'Time to Act Is Now': North American Scientists Unite Against Tar Sands

“No new oil sands or related infrastructure projects should proceed unless consistent with an implemented plan to rapidly reduce carbon pollution, safeguard biodiversity, protect human health, and respect treaty rights.”

So begins a letter (pdf) published Wednesday by more than 100 leading scientists from the U.S. and Canada, two days after G7 countries pledged to be free of their reliance on fossil fuels by the end of the century.

We Interrupt This Article with an Urgent Message!

Common Dreams is a not-for-profit news service. All of our content is free to you – no subscriptions; no ads. We are funded by donations from our readers. This media model only works if enough readers pitch in. We have millions of readers every month and, it seems, too many take our survival for granted. It isn’t. Our critical Mid-Year fundraiser is off to a very slow start – only 301 readers have contributed a total of $11,000 so far. We must raise $39,000 more before we can end this fundraising campaign and get back to focusing on what we do best.
If you support Common Dreams and you want us to survive, we need you.
Please make a tax-deductible gift to our Mid-Year Fundraiser now!

Extraction of tar sands is incompatible with the U.S. and Canada’s vow to fight climate change, the letter states, outlining 10 reasons that a moratorium on any such projects is crucial to preventing irreversible damage to the world’s climate and significant negative impacts on the global economy, among other things.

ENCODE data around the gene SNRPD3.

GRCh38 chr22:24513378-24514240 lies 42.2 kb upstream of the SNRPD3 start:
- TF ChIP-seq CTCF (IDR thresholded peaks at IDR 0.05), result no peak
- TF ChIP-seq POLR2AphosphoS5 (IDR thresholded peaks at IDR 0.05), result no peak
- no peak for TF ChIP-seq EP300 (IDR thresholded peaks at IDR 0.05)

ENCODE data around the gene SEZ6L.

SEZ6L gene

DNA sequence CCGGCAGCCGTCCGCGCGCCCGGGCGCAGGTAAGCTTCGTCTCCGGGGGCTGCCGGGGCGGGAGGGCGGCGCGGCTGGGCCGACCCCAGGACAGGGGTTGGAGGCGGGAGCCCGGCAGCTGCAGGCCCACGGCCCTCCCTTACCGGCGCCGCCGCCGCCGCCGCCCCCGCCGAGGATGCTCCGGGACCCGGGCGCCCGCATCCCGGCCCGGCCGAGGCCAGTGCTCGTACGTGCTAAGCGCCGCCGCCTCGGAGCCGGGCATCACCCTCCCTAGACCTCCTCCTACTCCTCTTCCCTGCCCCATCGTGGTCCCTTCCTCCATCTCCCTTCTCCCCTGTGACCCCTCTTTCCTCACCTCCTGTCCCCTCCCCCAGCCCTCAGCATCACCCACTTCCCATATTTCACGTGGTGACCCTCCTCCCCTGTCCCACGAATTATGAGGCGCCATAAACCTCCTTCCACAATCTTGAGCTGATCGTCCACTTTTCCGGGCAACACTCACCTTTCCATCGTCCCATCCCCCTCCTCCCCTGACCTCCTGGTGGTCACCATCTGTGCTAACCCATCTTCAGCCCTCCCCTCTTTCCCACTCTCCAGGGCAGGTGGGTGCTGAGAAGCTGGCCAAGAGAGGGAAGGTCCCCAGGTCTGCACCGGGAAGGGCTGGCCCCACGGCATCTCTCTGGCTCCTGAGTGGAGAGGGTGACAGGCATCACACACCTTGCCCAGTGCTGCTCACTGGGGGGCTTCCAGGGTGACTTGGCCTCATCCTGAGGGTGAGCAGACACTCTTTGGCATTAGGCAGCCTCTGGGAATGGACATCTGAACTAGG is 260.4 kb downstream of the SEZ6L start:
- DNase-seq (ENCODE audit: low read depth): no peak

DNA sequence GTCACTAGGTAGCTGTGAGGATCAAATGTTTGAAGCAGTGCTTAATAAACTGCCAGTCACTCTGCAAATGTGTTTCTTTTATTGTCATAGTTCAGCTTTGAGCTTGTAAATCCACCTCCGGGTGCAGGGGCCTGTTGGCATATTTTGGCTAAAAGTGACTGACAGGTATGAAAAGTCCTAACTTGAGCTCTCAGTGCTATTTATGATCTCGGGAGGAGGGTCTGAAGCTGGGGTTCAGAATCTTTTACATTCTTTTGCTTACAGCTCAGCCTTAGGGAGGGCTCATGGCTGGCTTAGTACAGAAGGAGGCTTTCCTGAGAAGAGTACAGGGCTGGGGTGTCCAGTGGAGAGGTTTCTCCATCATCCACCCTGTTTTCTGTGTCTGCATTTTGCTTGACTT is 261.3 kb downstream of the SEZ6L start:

Those reasons include:

  1. Continued expansion of oil sands and similar unconventional fuels in Canada and beyond is incompatible with limiting climate warming to a level that society can handle without widespread harm;
  2. Oil sands should be one of the first fuel sources we avoid using as society moves to non-polluting forms of energy, not the next carbon-intensive source we exploit;
  3. Current oil sands environmental protections and baseline data are largely lacking, and protections that exist are too seldom enforced;
  4. Contaminants from oil sands  development permeate the land, water and air of the Canadian boreal landscape, and many of these impacts are difficult to mitigate;
    “Working together, we can solve the energy problems before us. It is not too late, but the time to act is now.”
  5. Less than 0.2% of the area affected by Canadian oil sands mining has been reclaimed, and none restored to its original state;
  6. Development and transport of oil sands is inconsistent with the title and rights of many Aboriginal Peoples of North America;
  7. What happens in North America will set a precedent for efforts to reduce carbon pollution and address climate warming elsewhere;
  8. Controlling carbon pollution will not derail the economy;
  9. Debates about individual pipeline proposals underestimate the full social costs of the oil sands, and existing policies ignore cumulative impacts;
  10. A majority of North Americans want their leaders to address climate change, and they are willing to pay more for energy to help make that happen.